But with my life now focused on the Upper West Side, midtown and downtown feel further away than ever. I almost never get below 14th street anymore, an area which can be story book beautiful yet gritty and quirky. I ride the subway through midtown almost daily, but rarely take the time to stop and go up to the street. It often feels as though a small part of me has died and been replaced with feelings of disillusionment. For the past few years I have been placing the blame squarely on my moving away from the center of the city. But as I reflect, I must ask myself is this really the reason? Or…. Is there more to it? I now have begun to understand there is… and like New York, it’s complicated.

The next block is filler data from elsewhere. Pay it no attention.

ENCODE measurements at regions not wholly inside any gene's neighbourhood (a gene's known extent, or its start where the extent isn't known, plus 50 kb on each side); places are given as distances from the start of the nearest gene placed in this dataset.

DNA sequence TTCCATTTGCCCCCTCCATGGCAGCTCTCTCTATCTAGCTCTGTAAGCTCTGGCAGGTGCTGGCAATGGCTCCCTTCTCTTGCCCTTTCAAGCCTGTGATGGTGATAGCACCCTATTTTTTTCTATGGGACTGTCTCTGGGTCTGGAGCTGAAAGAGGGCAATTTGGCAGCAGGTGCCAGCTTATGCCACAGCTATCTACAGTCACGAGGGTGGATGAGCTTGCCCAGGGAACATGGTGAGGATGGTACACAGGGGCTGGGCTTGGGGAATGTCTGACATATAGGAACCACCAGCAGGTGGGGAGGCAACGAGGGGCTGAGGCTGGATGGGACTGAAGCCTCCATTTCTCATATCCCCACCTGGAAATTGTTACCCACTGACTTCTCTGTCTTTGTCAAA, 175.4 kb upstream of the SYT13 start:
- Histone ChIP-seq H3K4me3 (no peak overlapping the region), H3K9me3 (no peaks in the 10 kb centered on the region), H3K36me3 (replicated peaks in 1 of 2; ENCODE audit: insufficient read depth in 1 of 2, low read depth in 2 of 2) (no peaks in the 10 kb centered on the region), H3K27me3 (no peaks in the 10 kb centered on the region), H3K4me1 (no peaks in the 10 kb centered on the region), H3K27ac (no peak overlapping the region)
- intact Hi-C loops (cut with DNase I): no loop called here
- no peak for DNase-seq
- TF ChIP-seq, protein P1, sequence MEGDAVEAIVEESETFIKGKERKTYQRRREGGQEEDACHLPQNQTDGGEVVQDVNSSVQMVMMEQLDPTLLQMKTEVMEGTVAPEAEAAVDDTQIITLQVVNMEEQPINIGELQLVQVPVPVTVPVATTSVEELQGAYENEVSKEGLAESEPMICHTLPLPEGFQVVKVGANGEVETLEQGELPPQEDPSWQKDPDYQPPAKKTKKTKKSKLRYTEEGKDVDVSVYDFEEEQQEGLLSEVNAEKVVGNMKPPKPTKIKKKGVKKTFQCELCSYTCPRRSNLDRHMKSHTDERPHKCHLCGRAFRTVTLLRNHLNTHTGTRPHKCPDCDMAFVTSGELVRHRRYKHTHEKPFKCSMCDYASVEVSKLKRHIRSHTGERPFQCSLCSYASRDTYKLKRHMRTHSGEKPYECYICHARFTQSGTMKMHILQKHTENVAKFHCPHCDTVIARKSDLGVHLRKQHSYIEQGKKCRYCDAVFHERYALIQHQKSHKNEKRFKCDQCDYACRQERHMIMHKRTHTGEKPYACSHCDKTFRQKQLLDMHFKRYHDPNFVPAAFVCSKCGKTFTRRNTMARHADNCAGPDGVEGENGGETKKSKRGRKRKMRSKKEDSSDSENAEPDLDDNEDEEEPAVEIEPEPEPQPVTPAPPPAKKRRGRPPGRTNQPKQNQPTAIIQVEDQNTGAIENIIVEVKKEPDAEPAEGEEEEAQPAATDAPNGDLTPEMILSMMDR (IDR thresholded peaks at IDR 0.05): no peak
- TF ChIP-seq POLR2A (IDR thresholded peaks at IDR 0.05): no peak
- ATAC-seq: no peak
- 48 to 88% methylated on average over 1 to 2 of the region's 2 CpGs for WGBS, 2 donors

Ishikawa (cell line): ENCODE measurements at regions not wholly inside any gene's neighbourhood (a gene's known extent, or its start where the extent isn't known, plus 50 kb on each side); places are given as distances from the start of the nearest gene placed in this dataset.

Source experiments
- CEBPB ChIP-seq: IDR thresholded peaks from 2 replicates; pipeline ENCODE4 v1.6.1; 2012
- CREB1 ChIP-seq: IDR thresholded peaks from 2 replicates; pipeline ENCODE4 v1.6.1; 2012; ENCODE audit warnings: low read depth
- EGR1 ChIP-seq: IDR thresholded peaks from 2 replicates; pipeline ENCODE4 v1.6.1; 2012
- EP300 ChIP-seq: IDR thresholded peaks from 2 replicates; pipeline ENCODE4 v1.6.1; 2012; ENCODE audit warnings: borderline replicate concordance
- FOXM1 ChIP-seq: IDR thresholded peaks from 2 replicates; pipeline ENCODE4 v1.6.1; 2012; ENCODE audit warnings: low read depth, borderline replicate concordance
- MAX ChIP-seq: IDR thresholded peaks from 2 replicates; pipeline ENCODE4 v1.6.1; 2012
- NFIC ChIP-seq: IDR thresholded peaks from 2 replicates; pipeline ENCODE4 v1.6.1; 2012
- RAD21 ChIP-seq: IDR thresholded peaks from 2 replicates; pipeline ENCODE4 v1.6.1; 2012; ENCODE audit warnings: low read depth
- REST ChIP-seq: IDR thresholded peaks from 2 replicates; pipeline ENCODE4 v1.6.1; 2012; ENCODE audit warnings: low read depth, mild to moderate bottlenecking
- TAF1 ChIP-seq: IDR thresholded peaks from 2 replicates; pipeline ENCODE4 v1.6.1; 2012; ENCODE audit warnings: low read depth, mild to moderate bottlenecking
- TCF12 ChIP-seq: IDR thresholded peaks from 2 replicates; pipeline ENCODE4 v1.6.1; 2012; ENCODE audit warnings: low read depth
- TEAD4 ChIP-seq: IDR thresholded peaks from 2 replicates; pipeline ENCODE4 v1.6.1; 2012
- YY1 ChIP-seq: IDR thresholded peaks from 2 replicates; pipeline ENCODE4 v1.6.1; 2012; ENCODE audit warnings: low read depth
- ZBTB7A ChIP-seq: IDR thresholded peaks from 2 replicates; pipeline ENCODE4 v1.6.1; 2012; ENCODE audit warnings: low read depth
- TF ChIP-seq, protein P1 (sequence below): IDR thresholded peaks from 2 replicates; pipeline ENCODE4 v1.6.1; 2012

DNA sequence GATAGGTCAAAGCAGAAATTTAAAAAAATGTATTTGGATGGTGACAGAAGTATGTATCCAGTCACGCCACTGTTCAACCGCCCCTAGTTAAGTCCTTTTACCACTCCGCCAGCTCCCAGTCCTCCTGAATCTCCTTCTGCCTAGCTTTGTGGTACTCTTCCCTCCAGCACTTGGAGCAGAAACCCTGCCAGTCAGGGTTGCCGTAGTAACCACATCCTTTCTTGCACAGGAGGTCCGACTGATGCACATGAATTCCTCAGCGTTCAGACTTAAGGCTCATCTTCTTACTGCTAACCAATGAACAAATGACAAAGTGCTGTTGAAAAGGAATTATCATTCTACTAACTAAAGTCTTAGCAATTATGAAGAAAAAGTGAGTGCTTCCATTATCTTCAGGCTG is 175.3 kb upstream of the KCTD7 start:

In the past ten years the number of blocks I must travel has increased, but there have been other factors at play feeding my discontent. The city has always been about change, I can accept that my 1990s fantasies of hanging out at clubs like Palladium, the Tunnel, the Limelight, have long faded away (as have those places). But there was still that element of my fantasy New York when I arrived. The Meat Packing District still had Florent and animal fat on the sidewalks, now it is an upscale urban mall.